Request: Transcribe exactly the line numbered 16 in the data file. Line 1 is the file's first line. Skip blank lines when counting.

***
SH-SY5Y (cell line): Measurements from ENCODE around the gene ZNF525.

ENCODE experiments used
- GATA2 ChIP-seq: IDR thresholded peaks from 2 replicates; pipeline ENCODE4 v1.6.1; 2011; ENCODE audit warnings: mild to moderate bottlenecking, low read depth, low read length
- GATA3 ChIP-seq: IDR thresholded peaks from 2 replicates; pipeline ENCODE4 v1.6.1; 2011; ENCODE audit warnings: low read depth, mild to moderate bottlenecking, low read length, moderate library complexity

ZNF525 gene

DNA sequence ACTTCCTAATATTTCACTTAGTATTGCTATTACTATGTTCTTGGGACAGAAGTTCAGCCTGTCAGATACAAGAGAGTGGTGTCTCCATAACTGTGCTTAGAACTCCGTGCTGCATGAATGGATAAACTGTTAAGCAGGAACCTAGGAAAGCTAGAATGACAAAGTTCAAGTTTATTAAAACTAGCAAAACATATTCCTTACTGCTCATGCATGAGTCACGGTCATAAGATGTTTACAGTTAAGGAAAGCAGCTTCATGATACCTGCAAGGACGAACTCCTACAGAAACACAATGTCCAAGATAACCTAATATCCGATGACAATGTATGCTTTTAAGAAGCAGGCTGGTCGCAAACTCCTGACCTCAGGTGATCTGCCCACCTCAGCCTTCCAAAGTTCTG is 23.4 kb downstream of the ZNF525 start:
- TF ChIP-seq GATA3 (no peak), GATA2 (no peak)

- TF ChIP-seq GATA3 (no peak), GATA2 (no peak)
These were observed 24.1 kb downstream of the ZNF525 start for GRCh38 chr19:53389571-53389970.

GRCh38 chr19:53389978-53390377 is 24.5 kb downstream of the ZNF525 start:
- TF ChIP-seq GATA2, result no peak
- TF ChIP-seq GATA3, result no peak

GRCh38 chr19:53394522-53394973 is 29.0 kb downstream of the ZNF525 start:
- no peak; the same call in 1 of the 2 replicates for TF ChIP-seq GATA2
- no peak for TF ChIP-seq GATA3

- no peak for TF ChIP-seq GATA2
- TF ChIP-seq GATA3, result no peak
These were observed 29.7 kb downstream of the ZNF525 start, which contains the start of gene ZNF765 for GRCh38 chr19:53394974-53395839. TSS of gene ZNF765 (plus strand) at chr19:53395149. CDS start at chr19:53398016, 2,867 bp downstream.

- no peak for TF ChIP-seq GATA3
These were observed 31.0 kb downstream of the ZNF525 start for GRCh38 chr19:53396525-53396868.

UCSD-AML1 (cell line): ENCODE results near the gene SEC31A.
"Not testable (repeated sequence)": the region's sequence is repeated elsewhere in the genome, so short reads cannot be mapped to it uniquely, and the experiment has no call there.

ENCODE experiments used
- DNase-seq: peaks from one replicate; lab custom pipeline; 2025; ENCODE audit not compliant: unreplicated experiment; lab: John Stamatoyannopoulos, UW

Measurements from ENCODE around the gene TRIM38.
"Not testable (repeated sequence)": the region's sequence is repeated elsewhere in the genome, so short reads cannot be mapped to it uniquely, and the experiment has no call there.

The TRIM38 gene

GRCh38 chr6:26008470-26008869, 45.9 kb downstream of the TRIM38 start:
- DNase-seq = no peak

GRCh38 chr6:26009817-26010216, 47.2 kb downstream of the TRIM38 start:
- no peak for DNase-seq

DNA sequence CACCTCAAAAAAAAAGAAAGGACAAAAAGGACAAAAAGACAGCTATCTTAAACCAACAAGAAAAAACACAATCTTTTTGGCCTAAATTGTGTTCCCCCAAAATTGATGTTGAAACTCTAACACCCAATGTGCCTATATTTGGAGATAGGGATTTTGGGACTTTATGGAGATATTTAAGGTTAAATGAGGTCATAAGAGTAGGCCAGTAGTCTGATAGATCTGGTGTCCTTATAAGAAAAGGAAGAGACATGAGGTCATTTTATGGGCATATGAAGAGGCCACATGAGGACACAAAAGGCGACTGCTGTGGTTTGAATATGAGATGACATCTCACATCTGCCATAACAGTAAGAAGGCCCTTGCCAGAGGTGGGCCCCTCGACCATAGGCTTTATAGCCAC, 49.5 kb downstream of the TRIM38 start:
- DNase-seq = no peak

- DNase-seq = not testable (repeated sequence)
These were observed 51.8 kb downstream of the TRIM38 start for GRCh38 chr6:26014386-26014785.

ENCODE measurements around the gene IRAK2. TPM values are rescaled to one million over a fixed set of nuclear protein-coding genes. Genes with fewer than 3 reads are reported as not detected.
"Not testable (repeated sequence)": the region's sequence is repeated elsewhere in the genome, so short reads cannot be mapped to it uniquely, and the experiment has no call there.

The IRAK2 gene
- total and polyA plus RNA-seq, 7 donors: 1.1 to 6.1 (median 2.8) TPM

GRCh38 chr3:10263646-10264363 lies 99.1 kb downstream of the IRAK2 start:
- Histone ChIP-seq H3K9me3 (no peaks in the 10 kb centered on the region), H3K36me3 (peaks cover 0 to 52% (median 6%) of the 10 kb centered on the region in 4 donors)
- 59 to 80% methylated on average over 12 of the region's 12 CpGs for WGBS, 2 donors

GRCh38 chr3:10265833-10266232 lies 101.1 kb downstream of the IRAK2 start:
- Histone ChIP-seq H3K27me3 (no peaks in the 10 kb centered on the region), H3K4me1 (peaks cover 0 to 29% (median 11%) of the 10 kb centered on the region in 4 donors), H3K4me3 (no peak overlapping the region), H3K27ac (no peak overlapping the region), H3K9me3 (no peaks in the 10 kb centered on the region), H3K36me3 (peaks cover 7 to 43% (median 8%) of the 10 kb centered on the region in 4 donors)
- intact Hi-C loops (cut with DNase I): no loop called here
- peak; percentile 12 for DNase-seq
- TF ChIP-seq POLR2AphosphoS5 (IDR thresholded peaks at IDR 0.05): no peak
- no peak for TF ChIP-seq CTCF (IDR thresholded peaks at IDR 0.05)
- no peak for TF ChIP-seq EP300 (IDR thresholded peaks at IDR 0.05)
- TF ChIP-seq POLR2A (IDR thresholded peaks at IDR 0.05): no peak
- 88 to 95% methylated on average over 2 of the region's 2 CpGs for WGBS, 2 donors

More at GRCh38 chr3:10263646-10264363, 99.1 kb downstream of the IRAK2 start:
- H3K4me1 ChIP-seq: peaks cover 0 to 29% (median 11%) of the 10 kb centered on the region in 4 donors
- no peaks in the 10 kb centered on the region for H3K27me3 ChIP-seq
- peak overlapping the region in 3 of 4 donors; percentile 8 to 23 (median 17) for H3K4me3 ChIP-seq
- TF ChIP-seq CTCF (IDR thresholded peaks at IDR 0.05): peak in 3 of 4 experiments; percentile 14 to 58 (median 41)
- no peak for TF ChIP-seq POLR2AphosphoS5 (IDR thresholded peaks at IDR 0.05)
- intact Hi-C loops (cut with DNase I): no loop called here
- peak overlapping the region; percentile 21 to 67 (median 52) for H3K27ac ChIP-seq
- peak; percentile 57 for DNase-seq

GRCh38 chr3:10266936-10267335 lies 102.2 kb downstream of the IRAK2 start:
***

- no peak for TF ChIP-seq GATA2